Whilst I understand your concerns, until the SUN agreement, I'd have said Ubuntu is still "just another derivative".
I don't understand SUNs decision, my experience of Ubuntu as a server platform was short and painful (it couldn't run BIND 9 reliably), and I would hate that SUN get the same experience of GNU/Linux distros. Because if SUN start hitting those sort of issues they may well revert to Solaris and never come back. Then again perhaps they want a GNU/Linux version that people will want to migrate to Solaris from.
Your view that Debian could become a group of people packaging free software doesn't wash. Without a core and common set of installers, tool chain, libraries, and target versions, the packaging value add is too small to motivate people, and the community will simply dissolve.
Certainly for desktop use there isn't perhaps the need for the quality controls that constrain Debians release cycle, indeed some of these controls are counter productive for Desktop use. Of course if we were in Redmond, we'd just alias "testing" as "Desktop Edition", and people would happily use it, despite the zillion updates everyday.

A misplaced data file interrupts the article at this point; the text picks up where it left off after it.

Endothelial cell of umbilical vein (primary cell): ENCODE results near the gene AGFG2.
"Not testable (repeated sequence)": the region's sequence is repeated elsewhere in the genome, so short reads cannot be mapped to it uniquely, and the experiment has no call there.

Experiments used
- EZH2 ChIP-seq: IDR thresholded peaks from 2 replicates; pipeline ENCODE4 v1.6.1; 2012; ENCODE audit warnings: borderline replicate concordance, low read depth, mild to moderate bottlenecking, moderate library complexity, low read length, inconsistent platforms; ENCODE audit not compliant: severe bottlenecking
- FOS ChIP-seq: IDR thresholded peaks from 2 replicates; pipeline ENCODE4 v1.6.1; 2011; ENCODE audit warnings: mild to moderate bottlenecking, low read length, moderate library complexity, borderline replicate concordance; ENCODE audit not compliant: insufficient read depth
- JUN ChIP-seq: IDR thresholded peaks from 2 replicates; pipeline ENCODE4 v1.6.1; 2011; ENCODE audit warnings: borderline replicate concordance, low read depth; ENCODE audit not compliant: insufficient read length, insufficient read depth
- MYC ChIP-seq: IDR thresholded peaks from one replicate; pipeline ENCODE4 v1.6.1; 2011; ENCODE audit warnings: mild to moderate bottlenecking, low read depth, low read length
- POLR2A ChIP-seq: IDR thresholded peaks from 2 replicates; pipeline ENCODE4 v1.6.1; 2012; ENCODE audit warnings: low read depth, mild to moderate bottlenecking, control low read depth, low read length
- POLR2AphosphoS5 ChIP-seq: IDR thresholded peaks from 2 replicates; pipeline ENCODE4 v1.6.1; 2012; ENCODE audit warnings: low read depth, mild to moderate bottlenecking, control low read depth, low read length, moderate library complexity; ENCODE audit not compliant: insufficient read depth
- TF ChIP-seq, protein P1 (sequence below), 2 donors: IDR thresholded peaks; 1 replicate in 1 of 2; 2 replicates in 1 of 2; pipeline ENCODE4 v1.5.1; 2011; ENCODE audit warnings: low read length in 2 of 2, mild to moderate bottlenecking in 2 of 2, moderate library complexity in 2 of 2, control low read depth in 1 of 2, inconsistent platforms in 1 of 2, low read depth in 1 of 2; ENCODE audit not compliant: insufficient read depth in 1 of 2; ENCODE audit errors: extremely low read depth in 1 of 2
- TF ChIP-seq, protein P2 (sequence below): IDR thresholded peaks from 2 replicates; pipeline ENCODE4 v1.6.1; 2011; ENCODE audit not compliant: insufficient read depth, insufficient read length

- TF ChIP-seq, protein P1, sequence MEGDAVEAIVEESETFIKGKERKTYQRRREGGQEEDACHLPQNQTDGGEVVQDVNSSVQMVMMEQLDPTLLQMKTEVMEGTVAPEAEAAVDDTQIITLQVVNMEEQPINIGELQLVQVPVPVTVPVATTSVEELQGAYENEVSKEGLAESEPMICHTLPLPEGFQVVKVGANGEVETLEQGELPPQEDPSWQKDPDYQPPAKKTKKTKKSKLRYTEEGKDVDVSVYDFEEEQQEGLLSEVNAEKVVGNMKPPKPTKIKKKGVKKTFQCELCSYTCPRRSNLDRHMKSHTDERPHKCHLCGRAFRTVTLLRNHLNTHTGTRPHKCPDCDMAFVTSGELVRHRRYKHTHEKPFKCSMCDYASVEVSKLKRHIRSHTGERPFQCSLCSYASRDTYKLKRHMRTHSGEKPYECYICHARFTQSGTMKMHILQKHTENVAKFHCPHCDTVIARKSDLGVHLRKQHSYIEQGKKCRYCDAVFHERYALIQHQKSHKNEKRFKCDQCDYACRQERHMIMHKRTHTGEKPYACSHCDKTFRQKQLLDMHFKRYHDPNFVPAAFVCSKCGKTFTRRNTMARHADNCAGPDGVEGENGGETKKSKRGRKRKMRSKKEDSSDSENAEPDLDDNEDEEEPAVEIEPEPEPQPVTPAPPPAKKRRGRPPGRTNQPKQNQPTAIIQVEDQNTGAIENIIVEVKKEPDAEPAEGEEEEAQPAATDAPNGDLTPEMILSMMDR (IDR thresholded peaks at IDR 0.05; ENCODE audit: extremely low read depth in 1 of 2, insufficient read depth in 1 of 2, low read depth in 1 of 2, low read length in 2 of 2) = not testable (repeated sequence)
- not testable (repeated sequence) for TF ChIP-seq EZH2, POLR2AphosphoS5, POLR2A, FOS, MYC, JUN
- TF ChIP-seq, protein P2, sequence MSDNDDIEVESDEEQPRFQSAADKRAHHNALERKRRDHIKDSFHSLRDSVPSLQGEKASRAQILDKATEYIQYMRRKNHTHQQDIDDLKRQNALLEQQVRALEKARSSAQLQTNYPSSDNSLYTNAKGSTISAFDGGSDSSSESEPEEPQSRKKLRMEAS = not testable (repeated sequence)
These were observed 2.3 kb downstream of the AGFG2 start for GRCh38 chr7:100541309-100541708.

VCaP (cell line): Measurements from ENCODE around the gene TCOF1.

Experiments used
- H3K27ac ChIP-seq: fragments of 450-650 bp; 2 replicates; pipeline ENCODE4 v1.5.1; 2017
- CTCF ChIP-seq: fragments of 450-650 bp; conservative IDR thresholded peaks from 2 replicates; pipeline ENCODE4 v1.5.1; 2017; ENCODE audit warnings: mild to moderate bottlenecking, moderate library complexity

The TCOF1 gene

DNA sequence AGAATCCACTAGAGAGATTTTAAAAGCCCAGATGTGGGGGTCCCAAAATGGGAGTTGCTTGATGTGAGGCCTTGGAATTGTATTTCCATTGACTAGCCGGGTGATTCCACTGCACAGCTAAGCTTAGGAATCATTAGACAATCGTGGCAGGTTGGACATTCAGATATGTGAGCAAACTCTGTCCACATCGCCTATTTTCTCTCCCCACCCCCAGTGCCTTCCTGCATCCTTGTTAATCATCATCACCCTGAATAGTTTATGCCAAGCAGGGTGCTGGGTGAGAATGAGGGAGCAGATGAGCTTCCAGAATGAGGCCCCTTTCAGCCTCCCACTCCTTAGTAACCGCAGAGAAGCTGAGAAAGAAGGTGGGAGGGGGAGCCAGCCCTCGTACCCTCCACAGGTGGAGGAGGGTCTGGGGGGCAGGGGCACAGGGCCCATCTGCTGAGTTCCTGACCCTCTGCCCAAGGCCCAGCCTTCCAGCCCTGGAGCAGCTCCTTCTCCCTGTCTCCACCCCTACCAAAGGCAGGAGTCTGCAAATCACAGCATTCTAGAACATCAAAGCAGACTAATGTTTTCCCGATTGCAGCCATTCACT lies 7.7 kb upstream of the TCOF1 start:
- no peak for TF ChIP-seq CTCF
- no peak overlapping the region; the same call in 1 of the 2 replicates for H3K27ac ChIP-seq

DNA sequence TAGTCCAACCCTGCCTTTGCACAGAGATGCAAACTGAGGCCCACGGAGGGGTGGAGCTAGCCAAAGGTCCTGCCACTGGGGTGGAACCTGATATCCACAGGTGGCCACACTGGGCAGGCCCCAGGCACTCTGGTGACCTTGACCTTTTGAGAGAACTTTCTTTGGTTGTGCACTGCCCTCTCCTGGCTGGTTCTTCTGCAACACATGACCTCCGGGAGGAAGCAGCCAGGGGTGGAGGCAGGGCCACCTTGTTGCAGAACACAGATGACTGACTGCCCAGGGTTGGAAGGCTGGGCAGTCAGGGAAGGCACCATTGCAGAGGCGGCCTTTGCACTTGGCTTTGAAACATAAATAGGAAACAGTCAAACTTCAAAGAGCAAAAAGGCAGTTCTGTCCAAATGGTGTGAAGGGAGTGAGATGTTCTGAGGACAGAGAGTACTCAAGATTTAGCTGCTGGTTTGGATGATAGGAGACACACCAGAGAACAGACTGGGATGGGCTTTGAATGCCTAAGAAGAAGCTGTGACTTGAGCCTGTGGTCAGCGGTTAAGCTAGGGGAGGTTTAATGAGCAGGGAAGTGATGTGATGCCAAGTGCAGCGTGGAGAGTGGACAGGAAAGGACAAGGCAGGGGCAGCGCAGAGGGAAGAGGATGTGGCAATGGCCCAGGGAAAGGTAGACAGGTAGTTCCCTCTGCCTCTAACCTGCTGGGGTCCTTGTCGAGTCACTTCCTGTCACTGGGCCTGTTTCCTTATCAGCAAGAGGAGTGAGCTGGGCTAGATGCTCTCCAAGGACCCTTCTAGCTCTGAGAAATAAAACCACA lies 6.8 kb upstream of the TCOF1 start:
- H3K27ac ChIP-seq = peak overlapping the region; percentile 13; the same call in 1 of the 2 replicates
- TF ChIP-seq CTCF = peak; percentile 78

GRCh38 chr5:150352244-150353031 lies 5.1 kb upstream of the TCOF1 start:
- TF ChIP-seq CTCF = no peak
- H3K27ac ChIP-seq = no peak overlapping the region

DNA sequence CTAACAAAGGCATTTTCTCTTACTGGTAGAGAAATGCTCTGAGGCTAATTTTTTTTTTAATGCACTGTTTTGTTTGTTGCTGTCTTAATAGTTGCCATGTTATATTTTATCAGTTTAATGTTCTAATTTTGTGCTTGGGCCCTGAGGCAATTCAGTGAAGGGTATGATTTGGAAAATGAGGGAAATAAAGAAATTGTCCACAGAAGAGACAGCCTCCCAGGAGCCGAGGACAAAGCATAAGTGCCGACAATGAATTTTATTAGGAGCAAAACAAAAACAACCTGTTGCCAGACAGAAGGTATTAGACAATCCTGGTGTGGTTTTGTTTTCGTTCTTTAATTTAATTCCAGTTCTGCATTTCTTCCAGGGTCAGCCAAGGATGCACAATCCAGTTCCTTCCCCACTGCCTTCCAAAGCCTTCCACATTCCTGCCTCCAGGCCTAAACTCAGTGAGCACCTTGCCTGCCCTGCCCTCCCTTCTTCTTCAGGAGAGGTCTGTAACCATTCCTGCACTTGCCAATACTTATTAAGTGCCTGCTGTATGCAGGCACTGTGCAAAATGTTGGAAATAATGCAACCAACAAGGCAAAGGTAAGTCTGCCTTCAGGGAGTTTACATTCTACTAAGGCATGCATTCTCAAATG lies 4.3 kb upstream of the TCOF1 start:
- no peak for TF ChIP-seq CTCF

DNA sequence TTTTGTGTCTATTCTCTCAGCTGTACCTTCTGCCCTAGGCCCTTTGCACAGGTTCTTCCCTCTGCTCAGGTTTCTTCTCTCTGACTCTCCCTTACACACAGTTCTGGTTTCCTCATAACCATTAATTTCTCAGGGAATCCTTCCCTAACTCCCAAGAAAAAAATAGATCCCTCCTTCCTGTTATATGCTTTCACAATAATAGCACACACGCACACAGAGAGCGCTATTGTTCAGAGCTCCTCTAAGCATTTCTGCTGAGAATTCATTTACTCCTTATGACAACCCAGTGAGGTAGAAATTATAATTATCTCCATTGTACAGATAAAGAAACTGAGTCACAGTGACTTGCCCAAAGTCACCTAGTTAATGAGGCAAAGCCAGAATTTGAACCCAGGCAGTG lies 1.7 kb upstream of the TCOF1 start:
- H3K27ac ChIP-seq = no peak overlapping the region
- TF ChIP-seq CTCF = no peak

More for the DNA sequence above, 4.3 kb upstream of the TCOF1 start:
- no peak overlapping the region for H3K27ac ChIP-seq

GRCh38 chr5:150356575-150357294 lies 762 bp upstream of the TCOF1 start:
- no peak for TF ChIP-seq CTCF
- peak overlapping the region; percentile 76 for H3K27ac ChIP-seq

I use Sid as a desktop, and have relatively few issues. I use Sarge at work as a Desktop, and probably have nearly as many issues, like that damn "don't boot with a USB DVD writer plugged in bug" (having your Debian desktop crash is embarassing), and some serious usability issues with that version of KDE. Of course the reason for running Debian Sarge on my work desktop, is it is "yet another test box" as the GNU/Linux servers have Debian Sarge on. So I personally want Etch out ASAP, so I can have it everywhere. But in reality most people with a Desktop want a little bit better desktop experience, and the reality is that Ubuntu did provide this (I think Etch has probably overtaken that experience now, but the average newbie isn't going to download and burn the Etch installer, and stick in a distro called testing, when Mark will send them a CD with much the same software on and call it "stable").